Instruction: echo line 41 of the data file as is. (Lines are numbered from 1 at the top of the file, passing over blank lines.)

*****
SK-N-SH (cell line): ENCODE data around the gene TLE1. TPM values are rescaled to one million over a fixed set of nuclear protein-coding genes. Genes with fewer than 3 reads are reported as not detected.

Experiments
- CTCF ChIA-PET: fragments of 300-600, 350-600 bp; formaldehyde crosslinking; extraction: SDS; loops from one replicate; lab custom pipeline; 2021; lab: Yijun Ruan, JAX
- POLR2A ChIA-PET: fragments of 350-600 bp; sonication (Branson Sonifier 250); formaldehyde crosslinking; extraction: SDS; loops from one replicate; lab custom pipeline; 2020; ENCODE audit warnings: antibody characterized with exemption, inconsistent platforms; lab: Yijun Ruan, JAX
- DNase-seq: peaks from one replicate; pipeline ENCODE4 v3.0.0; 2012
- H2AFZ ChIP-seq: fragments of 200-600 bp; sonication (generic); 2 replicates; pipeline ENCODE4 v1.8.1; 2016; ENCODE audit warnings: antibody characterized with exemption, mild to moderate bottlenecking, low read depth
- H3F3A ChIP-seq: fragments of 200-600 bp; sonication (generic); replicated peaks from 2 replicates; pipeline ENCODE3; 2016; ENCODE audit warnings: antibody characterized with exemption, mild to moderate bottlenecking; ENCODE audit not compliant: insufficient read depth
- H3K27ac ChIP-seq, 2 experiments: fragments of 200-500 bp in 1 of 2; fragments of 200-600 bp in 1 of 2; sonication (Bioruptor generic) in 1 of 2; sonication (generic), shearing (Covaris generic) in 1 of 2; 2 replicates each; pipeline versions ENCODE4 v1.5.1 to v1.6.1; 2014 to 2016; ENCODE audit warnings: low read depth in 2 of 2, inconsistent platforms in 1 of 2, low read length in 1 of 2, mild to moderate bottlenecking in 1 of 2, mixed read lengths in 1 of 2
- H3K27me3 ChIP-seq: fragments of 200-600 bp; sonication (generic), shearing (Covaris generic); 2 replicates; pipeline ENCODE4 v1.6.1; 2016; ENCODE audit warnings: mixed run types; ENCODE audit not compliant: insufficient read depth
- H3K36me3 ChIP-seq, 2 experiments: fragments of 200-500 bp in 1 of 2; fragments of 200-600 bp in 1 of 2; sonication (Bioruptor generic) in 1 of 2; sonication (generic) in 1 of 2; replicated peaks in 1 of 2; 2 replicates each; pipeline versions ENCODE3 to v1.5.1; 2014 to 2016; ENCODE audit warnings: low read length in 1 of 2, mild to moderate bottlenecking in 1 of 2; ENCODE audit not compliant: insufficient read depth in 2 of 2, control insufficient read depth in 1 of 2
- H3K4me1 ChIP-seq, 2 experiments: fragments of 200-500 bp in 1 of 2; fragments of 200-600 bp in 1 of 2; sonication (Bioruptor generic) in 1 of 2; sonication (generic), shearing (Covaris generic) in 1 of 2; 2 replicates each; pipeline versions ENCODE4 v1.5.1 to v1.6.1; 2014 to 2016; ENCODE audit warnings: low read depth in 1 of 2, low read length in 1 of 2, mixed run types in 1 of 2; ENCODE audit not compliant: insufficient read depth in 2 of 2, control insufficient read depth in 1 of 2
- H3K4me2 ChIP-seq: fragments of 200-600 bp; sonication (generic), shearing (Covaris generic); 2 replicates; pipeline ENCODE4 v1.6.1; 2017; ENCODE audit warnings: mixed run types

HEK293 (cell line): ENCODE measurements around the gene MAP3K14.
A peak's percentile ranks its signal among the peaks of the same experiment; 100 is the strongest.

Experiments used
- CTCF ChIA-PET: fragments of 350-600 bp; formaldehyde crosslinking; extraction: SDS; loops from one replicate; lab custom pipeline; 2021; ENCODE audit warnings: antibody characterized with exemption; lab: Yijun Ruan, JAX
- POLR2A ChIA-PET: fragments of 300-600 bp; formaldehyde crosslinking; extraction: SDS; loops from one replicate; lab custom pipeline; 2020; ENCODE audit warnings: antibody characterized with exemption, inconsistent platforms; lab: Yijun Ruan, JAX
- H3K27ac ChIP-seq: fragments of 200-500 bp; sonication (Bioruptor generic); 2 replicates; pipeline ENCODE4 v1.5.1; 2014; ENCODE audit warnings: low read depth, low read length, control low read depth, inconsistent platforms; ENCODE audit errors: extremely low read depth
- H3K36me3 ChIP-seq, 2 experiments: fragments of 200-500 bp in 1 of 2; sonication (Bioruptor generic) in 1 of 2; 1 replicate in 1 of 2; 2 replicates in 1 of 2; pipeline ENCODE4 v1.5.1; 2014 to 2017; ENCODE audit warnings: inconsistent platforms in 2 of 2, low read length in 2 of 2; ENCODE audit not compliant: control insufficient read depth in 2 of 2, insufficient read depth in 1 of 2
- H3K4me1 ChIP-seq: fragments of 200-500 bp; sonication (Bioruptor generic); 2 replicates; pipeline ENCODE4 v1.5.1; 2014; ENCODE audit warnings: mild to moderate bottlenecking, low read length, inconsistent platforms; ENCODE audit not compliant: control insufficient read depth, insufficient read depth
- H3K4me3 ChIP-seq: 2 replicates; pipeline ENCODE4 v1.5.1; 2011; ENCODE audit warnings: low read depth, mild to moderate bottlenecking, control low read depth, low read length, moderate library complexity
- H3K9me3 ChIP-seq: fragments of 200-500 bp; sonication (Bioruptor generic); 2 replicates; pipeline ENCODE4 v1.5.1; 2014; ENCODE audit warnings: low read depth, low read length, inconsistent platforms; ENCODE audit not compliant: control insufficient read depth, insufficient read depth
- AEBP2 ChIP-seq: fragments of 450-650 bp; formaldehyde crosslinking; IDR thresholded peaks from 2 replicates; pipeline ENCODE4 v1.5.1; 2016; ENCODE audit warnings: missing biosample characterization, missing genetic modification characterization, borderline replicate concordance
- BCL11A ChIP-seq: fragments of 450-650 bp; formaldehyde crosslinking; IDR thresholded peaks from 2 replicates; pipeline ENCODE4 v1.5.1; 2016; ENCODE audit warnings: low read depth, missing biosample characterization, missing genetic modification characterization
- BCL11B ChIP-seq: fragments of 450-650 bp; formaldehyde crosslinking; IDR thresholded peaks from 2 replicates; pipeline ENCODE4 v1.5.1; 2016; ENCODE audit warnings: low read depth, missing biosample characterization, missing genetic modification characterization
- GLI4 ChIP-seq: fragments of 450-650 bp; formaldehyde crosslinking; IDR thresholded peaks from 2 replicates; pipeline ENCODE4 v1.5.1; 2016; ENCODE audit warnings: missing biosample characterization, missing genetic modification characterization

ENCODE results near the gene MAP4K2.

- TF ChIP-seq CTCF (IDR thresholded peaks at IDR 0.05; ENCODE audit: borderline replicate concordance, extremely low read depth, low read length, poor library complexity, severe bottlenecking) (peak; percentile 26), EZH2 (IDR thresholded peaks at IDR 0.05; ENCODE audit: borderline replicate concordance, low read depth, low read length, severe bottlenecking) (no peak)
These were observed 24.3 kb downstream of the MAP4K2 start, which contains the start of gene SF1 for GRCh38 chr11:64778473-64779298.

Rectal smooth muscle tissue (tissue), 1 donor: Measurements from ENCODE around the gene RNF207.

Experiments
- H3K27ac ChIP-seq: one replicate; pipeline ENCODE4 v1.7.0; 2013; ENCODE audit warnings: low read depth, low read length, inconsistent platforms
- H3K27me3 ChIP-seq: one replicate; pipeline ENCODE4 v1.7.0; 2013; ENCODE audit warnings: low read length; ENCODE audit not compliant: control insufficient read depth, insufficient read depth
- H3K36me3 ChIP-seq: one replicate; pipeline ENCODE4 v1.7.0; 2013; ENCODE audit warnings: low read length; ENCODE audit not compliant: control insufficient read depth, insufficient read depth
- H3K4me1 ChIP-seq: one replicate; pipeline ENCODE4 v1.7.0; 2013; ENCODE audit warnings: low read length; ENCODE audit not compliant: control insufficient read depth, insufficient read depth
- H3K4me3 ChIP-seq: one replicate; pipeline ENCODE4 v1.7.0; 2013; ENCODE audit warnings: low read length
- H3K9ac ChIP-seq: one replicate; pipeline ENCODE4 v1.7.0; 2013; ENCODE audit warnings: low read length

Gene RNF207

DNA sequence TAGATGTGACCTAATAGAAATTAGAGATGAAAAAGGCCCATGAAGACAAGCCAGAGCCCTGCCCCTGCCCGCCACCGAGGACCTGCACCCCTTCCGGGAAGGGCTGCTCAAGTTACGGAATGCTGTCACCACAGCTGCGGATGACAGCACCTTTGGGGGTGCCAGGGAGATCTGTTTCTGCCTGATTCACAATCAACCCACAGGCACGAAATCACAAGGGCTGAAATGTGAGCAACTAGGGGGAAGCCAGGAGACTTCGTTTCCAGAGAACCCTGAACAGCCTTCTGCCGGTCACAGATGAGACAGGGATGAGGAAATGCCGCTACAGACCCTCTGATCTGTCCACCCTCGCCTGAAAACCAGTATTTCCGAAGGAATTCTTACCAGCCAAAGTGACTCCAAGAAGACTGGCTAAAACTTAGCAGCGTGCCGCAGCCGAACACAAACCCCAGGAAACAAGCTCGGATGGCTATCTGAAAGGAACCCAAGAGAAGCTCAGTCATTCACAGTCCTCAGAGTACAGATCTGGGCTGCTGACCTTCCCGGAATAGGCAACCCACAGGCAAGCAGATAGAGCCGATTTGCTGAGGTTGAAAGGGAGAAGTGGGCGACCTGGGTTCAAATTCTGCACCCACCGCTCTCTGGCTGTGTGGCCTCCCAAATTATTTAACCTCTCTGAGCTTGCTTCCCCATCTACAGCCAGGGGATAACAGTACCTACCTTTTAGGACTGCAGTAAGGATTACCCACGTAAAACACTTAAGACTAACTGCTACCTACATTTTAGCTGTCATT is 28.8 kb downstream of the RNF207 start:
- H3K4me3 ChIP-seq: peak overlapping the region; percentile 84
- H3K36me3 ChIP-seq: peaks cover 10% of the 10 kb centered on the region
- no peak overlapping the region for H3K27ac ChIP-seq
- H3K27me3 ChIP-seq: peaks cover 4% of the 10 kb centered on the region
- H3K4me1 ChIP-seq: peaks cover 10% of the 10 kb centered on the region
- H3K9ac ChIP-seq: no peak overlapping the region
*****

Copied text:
- H3K36me3 ChIP-seq: peaks cover 10% of the 10 kb centered on the region